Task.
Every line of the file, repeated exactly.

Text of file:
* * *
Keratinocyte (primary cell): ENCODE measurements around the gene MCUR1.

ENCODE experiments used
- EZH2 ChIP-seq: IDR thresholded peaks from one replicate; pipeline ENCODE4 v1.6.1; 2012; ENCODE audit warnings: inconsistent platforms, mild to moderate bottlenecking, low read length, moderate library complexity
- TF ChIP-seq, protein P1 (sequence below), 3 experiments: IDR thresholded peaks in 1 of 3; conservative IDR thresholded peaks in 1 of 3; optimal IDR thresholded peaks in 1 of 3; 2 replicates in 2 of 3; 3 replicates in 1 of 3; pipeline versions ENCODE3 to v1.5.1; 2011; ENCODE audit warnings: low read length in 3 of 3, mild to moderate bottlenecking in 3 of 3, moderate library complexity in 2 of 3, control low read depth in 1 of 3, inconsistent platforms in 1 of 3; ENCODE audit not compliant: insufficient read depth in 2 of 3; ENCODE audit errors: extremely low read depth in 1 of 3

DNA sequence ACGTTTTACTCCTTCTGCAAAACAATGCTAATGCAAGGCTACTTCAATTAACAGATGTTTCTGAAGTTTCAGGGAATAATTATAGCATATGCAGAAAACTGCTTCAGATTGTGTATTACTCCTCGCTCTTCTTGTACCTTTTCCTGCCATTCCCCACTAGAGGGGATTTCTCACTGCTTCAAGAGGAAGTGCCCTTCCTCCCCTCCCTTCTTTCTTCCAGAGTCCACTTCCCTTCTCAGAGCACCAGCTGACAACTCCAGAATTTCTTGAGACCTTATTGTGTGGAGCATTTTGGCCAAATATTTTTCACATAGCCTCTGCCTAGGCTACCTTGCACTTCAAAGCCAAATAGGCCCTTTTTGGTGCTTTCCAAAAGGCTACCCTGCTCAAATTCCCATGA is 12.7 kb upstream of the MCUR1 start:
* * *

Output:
Keratinocyte (primary cell): ENCODE measurements around the gene MCUR1.

ENCODE experiments used
- EZH2 ChIP-seq: IDR thresholded peaks from one replicate; pipeline ENCODE4 v1.6.1; 2012; ENCODE audit warnings: inconsistent platforms, mild to moderate bottlenecking, low read length, moderate library complexity
- TF ChIP-seq, protein P1 (sequence below), 3 experiments: IDR thresholded peaks in 1 of 3; conservative IDR thresholded peaks in 1 of 3; optimal IDR thresholded peaks in 1 of 3; 2 replicates in 2 of 3; 3 replicates in 1 of 3; pipeline versions ENCODE3 to v1.5.1; 2011; ENCODE audit warnings: low read length in 3 of 3, mild to moderate bottlenecking in 3 of 3, moderate library complexity in 2 of 3, control low read depth in 1 of 3, inconsistent platforms in 1 of 3; ENCODE audit not compliant: insufficient read depth in 2 of 3; ENCODE audit errors: extremely low read depth in 1 of 3

DNA sequence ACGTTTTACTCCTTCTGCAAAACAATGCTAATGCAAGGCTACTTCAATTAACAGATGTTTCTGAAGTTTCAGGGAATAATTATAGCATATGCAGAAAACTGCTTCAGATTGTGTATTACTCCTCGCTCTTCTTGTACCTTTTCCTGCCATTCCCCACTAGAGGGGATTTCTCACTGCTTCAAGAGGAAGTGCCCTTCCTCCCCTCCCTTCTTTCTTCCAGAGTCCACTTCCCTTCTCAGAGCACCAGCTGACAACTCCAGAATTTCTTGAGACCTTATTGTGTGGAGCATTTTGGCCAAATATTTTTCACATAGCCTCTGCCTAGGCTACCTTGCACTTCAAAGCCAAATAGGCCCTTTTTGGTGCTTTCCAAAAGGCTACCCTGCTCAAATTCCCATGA is 12.7 kb upstream of the MCUR1 start: